As always, what I am writing here is my own opinion and not a statement on behalf of Mozilla Corporation.
When I was just visiting Wikipedia, I was greeted with this temporary error note (which, luckily, does not happen too often in spite of Wikipedia’s huge popularity):
And, even if this marks me as a Web 2.0 geek, I must admit: All I was thinking was – where’s the pet?
The first company to put a recognizable, even likable, “pet” onto their error pages was likely Twitter. And due to the horribly frequent outages associated with Twitter’s “growing pain”, we got to see the
little fellow quite often. In the mean time, he seems to have swam away, at least I haven’t seen him in awhile. Yet, he’s not forgotten: the fail whale even has his own fanclub.
Another place where I saw a “fail pet” was yelp, whose error page was sporting a picture of an actual dog, apparently the company puppy “Darwin” (sorry for the tiny screenshot):
Now where’s yours, Wikipedia?
Of course, considering I so provocatively ask this question, you might respond: Well, where’s yours, Mozilla?
Here at Mozilla, we are not particularly proud of software failures, because unlike your regular web 2.0 start-up (think Twitter) where every service failure means more customers than anticipated, failures in Mozilla-land usually mean a crashed browser, (possibly) lost data and certainly frowning users*). So when the Crash Reporter icon was redesigned, we could have gone ahead and hired Foxkeh as our “crash mascot”, but that would do the poor little fox wrong – and at any rate, we prefer associating mascots with good stuff here at Mozilla. So at the time, user experience engineer Alex Faaborg made sure we don’t create something too memorable, for example nothing like a second “Blue Screen of Death”. Of course, had Microsoft known at the time how appeasing error messages can become with a little help from the animal kingdom, they’d have hired the entire cast of Looney Tunes to show up in their dreaded error messages.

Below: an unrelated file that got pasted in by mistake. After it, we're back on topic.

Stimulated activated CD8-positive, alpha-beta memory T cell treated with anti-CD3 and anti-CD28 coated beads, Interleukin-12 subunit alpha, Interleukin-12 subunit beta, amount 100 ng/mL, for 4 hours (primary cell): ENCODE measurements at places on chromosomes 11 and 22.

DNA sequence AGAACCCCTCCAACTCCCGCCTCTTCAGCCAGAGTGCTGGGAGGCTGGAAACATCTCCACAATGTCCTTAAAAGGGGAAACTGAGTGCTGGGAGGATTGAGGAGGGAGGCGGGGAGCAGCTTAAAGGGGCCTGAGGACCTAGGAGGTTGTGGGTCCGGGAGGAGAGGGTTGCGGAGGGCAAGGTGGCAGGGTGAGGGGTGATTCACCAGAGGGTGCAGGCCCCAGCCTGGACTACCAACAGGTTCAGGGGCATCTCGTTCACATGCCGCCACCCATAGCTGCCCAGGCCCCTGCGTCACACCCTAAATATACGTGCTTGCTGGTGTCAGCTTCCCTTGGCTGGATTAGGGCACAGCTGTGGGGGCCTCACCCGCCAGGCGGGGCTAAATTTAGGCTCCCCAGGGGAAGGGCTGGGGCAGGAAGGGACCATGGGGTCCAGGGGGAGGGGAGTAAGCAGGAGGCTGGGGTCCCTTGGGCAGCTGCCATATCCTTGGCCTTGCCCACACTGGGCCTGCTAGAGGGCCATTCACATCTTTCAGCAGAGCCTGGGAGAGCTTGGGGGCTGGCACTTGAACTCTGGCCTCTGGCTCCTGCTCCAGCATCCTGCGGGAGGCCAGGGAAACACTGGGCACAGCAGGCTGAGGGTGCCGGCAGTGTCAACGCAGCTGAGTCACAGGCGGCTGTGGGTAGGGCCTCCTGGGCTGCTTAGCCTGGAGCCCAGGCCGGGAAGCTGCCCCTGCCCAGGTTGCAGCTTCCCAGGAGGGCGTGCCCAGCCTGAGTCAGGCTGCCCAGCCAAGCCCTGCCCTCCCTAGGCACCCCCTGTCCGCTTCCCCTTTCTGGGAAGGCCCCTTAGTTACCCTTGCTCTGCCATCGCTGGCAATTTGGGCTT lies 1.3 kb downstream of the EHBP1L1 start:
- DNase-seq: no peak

But this might well be one of the few things we have in common with Microsoft: No fail-pets for us, any time soon.
*) On a side note, although it won’t make a user fell better whose browser just crashed: When Firefox crashes it is most often due to binary, third-party plug-ins like Flash, Acrobat etc., and not due to a bug in Mozilla software – as evidenced by the publicly available “top crashes” list and the bugs associated with it.